Saturday, 24 February 2018

L.A. Law: The Computer Game – Case #3: The Battered Boy

by Alex

L.A. Law: The Computer Game might not be the worst computer game I’ve ever played, but it’s certainly the one that’s felt the most like work.

Now, don’t get me wrong. I’m not saying this is a great game by any stretch of the imagination. And the jury’s still out (pun not intended) as to whether or not it’s an objectively good one. But man, L.A. Law embodies one of my least-favorite adventure-game design choices, if this can even be called an “adventure game”: trial and error.

And believe me, this pun was also not intended.

Let’s pick up this thread for a second though. Adventure games usually consist of things like inventory based puzzles, exploration, and an overarching story. L.A. Law has none of these things. Maybe it has an overarching story if you look at the career dreams of your player character of choice. But in general, this game seems pretty thin in the adventure game department. Still, my torture is your entertainment, so without further ado, recess is over and court is now in session!

Okay, these puns were intentional. And I’ll show myself to the door now . . .

Thursday, 22 February 2018

Missed Classic 53: Cutthroats - Introduction (1984)

Written by Joe Pranevich

In 1984, Infocom had a fantastic idea: let’s make two nautical-themed adventures in a row! More to the point, Infocom was working hard to keep each of their key developers working on a game to release this year: Steve Meretzky on Sorcerer and Hitchhiker’s Guide, Stu Galley on Seastalker, Mike Berlyn on Cutthroats, and Dave Lebling on Suspect. (Marc Blank even produced one: the Tutorial Game that I looked at in my last bonus post.) The nautical comparison isn’t quite fair: while Mr. Galley had produced a rolicking sci-fi adventure in a submarine, Mr. Berlyn was aiming for a modern-day tale of treasure hunting and piracy on the high seas. Still, it seems odd to have two superficially similar games in a row.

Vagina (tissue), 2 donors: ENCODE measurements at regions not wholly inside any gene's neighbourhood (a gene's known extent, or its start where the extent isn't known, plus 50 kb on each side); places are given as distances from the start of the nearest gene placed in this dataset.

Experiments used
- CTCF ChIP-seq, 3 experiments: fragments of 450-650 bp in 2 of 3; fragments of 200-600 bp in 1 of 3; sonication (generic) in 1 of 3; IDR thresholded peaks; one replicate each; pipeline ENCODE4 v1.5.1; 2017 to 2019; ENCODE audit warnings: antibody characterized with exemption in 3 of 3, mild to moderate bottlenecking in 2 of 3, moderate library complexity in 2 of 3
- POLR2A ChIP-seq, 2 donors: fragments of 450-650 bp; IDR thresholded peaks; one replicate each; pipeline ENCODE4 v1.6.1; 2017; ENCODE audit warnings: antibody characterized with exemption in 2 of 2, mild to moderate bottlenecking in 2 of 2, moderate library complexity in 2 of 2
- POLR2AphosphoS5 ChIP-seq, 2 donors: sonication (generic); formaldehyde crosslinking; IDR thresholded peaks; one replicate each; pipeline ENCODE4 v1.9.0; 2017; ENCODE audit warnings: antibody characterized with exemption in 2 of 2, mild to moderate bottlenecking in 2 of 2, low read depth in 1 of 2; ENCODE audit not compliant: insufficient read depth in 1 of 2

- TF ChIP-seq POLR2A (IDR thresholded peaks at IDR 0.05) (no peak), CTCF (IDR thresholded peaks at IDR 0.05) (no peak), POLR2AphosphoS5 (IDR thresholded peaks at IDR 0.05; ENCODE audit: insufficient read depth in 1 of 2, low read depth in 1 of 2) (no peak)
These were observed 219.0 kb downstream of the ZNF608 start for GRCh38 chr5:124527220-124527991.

For this game, Mike Berlyn picked up an accomplice: Jerry Wolper. Mr. Wolper was an Infocom programmer who would work on the technical aspects of the production while Mr. Berlyn worked on the story. Berlyn had already proven himself more than capable of handling the technical side, but this freed him up to be more of a creative presence than before and was well-aligned with other creator/programmer pairings the company was experimenting with. Seastalker had been built the same way, and Hitchhiker’s Guide will follow the same model in just a few months. Will this change help Berlyn to write the best possible game? Possibly, although it could also suffer from having a less experienced programmer at the helm. I guess I’ll have to play to find out.

Tuesday, 20 February 2018

Indiana Jones and the Fate of Atlantis - Jones in the Fast Lane

Written by TBD.

Indiana Jones Journal Entry #3: Sophia suggested we look for Atlantis together but I felt she'd just cramp my style. I'm using my own wits to find out if the place is real or the myth I've always thought.

Now that I've reached Atlantis on the TEAM path, it's time to backtrack and try to get here by WITS alone. So let's say goodbye to Sophia and use our wits in the fine city of Monte Carlo.

Thanks. Try not to get captured by Nazis while I'm gone.

Sunday, 18 February 2018

L.A. Law: The Computer Game – Case #2: The Blown Whistler

by Alex